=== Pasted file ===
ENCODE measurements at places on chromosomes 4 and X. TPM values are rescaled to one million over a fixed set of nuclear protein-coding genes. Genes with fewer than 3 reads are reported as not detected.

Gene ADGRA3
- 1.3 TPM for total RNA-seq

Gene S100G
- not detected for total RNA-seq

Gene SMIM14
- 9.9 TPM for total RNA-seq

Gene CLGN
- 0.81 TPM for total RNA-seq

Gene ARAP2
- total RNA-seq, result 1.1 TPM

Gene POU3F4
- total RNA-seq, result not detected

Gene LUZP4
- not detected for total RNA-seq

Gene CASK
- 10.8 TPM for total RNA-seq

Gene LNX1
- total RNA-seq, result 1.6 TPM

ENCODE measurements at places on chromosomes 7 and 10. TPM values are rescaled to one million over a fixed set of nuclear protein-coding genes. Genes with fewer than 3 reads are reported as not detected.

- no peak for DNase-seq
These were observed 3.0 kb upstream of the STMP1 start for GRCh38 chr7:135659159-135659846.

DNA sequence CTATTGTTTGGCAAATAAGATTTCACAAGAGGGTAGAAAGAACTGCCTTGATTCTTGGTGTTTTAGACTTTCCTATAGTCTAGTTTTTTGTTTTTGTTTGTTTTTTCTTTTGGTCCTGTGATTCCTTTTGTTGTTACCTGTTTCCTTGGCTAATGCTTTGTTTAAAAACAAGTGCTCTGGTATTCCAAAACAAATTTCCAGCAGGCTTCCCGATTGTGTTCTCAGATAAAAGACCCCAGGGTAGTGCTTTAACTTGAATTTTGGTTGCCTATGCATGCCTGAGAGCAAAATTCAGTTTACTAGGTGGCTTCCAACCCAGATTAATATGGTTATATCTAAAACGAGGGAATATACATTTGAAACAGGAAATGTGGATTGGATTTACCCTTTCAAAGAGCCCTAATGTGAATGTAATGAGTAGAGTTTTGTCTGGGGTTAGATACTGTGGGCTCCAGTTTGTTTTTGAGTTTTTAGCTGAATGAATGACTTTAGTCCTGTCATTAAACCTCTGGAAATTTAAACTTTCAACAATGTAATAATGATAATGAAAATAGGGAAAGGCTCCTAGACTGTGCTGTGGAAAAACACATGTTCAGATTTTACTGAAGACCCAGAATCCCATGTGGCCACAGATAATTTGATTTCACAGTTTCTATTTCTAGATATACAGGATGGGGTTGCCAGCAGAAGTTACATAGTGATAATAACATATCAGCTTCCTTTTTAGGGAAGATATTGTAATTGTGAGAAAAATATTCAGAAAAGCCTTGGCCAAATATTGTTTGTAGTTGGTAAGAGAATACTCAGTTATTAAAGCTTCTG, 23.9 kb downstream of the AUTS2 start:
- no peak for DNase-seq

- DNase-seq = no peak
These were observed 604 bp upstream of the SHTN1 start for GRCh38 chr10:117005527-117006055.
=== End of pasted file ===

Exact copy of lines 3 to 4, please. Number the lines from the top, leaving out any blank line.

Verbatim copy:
- 1.3 TPM for total RNA-seq

Gene S100G